Angelina Worthy went to the hospital and her multiple bruises and abrasions of the left ankle were cleaned and dressed in the Emergency Room and she was discharged. A recovery of $150 by this plaintiff will be fair.
Underwriters at Lloyd's, London, pleads it cannot be held liable under the policy issued to Morgan City Canning Company, Inc., because its contractual liability is limited. From a photostatic copy it appears that the contract is of that type referred to as "Excess Coverage." For personal injury to one person the insured, Morgan City Canning Company, Inc., alone bears loss up to $5,000 and the insurer is liable for any amount between $5,000 and $25,000. For personal injuries to more than one person in the same accident the assured bears the first $10,000 of loss and the Underwriters insure liability between $10,000 and $50,000. As to property damage the assured bears the first $1,000 of loss and the insurers liability begins at $1,000 up to a maximum of $5,000.
The intervention of the Board of Administrators of the Charity Hospital at New Orleans, in which it claims the cost of hospitalization accorded to several plaintiffs, cannot be considered, as the intervenor neglected to appeal from the judgment which dismissed the intervention.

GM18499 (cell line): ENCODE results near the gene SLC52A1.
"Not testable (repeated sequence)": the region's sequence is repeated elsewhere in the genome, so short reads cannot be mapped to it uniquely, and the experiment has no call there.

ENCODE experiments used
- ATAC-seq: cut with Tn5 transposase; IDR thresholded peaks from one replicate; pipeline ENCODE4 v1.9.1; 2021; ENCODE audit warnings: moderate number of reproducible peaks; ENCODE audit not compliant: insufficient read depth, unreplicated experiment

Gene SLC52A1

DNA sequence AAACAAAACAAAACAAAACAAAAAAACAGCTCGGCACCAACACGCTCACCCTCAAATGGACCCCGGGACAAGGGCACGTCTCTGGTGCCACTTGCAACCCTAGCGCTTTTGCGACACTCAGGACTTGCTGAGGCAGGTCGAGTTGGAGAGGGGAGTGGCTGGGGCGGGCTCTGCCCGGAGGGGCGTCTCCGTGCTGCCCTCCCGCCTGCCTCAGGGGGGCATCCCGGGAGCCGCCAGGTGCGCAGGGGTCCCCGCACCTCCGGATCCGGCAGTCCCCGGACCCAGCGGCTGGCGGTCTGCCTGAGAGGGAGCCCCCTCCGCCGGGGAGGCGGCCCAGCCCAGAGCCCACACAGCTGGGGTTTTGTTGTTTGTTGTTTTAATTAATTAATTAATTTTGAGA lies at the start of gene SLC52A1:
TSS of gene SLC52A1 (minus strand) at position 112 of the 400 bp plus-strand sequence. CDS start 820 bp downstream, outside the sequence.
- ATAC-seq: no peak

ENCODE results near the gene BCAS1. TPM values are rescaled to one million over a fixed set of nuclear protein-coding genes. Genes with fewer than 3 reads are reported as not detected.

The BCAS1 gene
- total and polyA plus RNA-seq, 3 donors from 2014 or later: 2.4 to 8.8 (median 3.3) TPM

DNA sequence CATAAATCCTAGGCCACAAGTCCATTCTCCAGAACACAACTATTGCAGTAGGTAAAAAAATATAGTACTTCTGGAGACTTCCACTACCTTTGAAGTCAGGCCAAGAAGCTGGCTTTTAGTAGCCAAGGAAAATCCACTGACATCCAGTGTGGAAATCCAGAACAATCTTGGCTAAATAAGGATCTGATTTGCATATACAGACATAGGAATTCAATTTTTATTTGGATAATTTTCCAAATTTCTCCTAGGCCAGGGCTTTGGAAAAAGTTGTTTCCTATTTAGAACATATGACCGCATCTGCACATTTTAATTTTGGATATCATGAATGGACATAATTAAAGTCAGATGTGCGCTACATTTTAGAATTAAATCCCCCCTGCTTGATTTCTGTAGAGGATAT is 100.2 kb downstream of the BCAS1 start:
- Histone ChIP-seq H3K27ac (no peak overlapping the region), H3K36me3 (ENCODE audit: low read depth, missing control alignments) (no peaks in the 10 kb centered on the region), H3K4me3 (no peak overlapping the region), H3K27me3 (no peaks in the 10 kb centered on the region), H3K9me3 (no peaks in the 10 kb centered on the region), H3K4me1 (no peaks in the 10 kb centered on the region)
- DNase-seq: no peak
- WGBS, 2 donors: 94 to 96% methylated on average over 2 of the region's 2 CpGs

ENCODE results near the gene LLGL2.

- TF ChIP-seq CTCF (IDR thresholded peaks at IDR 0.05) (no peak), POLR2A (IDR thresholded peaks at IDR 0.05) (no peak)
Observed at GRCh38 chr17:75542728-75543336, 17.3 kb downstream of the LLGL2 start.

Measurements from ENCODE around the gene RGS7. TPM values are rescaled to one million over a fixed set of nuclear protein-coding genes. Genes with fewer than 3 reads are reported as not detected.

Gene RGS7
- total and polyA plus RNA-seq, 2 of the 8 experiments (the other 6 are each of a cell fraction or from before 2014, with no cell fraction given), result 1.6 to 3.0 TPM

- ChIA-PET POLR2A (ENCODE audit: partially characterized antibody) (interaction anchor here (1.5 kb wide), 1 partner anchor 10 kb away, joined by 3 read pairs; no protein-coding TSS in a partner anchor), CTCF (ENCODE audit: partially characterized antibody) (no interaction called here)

For the reasons assigned, the judgment insofar as it dismisses the demands of the appellants as against Morgan City Canning Company, Inc., be and the same is reversed and it is now ordered, adjudged, and decreed that the appellants have judgment against said Morgan City Canning Company, Inc., for the respective amounts as follows: Joseph Anderson—$750; Granville Bomon—$250; Cleveland A. Dunbar— $336.13; John H. Giles—$1,518.40; George Gilmore—$400; Arthur Grandison—$382; James Robinson—$100; George Ross— $200; Johnny Watts—$600; Amada Williams— $250; Angelina Worthy—$150; all sums to bear legal interest from judicial demand until paid.
This cause is remanded to the lower court there to be proceeded with in accordance with law with respect to the demand of Amada Williams against Morgan City Canning Company, Inc., for property damage, the assessment of all future costs in connection with said demand to await the final determination thereof.
In all other respects, the judgment appealed from is affirmed. Morgan City Canning Company, Inc., is cast for the costs of both courts.
Reversed in part; affirmed in part; remanded.